Monaco Review: All Due Heist

I’ve never liked stealth games. That results partially from an inability to co-ordinate myself in a manner befitting a one legged man with an inner-ear affliction, let alone a special operations guy, but also because I’ve generally found them tedious and unforgiving to the extreme. It’s a sad state of affairs where you can’t even run around gunning down every guard you see without someone raising a fuss!

Of course, I kid. No, my trouble mainly arose from Splinter Cell and Metal Gear Solid on the occasions I deigned to boot them up. The former was terribly difficult and the latter interminably dull, neither of which are positive things for a game to be called – and I think I’ve come up with the solution. Make jobs matter less. In those games, you’re a super soldier out to save the world. In Monaco, you’re some dudes who rob banks – and that’s much better.

Monaco-4

See, Monaco is old-school, and I’m not just talking about the graphical style, which is top-down and sprited. It’s stealth games as they would have been done in the arcade days, although it would have been much easier to die and I didn’t find myself pushing quarters into my disc drive.

You play as one of a few different characters, all with different applicable skills like fast lockpicking, the ability to knock out unsuspecting guards and the skills to tunnel through walls. You use these to sneak through levels, dodging guards and civilians and usually stealing some sort of treasure.

Any guards alerted to your presence have a moderately quick filling question mark bar on their heads to indicate their level of suspicion and if you can hide yourself away in time, they’ll drop the matter. Let it fill, though, and they will give chase until you flee the area.

Unlike other stealth games though, it’s not game over should you get caught – there are messy, but effective, get out clauses. For those of you who like your carnage blood soaked, there are guns, which kill guards in one shot but have limited ammunition and leave corpses for later patrols to find. Their ammunition can be replenished by collecting the coins littered about the levels, but that often means putting yourself in the way of other guards, so it becomes a genuine choice of how to proceed rather than a cruddy moral choice system of the type that have been so popular recently.

Then there are smoke bombs, which obscure the guards’ view and allow you to run away if you can find a route. I usually took this opportunity to circle around behind them and knock them out, but I believe it’s intended for quick getaways. It’s a nice addition that takes into account both the fact that people can screw up and that some players may wish to accomplish their tasks bloodlessly.

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What’s nice about Monaco is the way in which it allows organic solutions to problems. If you find yourself walking down a hallway with an approaching guard, you have several options open. You can shoot your way out, throw down a smoke bomb and run away, or don a disguise and attempt to slip by before the guard realises there’s anything wrong.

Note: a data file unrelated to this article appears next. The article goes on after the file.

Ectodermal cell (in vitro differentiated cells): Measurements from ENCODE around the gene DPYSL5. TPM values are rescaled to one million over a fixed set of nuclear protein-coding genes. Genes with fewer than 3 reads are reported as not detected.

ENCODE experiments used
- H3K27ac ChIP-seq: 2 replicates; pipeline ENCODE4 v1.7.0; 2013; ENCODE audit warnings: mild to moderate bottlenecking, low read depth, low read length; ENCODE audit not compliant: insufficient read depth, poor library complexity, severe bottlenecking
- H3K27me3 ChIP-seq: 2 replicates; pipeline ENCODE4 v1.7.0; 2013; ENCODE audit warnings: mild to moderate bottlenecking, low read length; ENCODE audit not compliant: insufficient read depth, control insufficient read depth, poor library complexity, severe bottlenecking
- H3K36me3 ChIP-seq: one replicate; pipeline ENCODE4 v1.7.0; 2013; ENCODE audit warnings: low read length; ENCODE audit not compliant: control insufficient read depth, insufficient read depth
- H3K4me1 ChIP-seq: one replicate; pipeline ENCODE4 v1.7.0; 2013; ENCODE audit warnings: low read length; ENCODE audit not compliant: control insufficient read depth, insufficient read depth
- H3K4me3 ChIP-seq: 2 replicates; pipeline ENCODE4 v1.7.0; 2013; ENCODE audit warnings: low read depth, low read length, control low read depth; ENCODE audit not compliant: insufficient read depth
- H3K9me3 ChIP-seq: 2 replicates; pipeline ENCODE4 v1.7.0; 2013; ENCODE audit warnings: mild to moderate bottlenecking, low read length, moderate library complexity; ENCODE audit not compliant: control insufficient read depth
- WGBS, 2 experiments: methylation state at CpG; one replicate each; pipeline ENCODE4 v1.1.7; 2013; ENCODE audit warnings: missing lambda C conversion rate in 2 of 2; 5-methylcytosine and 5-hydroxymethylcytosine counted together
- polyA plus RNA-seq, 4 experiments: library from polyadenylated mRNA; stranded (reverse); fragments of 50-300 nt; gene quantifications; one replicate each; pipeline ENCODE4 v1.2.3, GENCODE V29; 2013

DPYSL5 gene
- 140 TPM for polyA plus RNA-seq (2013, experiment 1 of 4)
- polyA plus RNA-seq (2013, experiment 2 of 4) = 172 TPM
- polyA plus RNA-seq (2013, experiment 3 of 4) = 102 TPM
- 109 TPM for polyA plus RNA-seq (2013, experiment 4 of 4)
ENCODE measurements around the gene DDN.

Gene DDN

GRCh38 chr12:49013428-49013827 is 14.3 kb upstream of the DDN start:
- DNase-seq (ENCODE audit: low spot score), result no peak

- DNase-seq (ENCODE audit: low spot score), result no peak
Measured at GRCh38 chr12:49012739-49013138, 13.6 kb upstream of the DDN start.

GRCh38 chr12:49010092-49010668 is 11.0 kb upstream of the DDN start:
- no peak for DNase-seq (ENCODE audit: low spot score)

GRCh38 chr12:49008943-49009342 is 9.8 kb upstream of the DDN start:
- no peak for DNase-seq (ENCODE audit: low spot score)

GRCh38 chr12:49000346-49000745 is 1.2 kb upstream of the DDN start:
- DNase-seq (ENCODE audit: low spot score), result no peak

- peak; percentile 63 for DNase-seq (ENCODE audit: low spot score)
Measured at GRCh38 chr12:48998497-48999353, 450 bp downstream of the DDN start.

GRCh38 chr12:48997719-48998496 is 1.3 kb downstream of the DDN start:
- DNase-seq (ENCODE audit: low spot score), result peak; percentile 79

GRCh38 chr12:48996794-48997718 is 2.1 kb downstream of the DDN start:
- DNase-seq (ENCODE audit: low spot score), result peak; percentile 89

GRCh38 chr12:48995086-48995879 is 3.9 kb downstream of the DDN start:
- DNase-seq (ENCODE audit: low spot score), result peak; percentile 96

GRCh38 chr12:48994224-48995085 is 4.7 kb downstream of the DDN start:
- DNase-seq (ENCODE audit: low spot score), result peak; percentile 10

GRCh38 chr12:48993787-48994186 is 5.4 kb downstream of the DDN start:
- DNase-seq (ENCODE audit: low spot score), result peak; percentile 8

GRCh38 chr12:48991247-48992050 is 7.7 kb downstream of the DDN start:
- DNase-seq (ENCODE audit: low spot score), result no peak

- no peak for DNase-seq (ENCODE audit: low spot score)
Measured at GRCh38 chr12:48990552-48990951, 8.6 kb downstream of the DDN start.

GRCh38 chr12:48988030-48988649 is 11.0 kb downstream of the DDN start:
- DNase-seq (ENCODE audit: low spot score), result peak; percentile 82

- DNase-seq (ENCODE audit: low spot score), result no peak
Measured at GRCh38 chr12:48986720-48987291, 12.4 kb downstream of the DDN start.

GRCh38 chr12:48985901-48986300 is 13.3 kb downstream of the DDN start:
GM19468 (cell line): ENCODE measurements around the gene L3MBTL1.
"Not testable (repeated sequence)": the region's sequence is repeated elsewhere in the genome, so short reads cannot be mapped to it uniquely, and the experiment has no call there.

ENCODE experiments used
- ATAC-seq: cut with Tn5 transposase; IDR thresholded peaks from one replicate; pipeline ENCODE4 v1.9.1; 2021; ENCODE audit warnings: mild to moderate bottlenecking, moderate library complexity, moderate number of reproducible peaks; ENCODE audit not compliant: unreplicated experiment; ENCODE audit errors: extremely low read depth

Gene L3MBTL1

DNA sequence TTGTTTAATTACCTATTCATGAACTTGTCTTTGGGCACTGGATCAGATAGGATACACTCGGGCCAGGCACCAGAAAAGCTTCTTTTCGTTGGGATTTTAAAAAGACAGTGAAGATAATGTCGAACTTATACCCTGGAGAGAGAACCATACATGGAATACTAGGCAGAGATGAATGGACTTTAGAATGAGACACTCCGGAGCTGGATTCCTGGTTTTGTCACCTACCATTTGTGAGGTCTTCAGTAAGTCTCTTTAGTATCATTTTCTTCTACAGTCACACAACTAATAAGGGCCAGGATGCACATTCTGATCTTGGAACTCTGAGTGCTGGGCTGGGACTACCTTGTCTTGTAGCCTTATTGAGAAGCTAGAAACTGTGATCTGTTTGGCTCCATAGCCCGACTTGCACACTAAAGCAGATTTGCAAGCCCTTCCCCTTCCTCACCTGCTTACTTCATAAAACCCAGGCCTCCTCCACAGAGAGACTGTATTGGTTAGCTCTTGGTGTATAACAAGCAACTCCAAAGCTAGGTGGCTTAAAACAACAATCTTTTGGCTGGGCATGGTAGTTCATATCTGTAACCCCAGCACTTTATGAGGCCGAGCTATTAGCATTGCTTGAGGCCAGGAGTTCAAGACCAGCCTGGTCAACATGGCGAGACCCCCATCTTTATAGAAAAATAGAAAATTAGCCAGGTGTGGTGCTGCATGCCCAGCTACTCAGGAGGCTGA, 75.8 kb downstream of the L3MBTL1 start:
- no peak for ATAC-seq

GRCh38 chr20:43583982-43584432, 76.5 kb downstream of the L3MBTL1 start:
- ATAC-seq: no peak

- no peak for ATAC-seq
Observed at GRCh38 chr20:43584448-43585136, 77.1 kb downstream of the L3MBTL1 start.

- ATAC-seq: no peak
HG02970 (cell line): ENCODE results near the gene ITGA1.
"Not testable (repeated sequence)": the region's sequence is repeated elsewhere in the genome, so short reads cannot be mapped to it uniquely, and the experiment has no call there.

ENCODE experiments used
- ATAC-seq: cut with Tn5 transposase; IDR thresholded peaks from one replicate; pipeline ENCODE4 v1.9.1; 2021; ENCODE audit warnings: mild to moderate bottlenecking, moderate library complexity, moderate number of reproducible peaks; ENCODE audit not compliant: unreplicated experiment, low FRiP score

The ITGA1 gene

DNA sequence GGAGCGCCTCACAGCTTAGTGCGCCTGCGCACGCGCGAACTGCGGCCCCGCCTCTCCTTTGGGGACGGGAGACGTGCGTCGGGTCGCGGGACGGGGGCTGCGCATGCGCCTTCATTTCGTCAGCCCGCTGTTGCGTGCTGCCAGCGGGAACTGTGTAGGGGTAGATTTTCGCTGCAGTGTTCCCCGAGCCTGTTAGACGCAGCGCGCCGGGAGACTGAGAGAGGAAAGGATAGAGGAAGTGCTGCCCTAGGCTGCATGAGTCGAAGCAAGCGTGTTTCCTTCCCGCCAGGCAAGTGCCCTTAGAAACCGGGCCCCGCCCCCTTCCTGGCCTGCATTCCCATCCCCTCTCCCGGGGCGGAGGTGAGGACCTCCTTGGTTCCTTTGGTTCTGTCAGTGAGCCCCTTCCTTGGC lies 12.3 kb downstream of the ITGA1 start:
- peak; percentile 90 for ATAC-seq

There’s also the fact that the graphical style works really well. See, although the game is top down, you’re only able to see things that would be in the character’s line of sight. This adds an element of tension as you peer round corners and peek through windows in order to determine when it’ll be safe to run. Plus it’s fun to spy on guards as they write letters to their loved ones.

It also has a dynamic soundtrack that changes according to how much trouble you’re in, and manages to do it in a really immersive and cool way. There’s little more tense than ragtime piano music following you as guards search frantically for your hiding place and it’s very atmospheric in quieter moments as well. I did a bit of searching and found that it was composed by Austin Wintory, the audio auteur behind the sublime soundtrack for Journey, which is a hell of a celebrity endorsement in the world of video games.

Of course, I would be remiss to fail to mention that Monaco is multiplayer, and a well-planned heist may well be even more satisfying to pull off with multiple people involved. Still, being a twisted, friendless misanthrope, I have thus far failed to play it. Still, bear in mind that since the game is very addictive solo, I can only imagine the team element works great too.

If you want to play through what is essentially a stylised heist movie, with excellent sneaking mechanics, a brilliant soundtrack and organic, flowing gameplay, you should go and buy Monaco. Otherwise, I guess you can always pay three times as much for Metal Gear Solid V. 88%.

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Robin Wilde

Co-Editor of Cubed Gamers, meaning I send out, take in, edit and upload content. I'm also in charge of doing much of the graphics and design stuff for the site.

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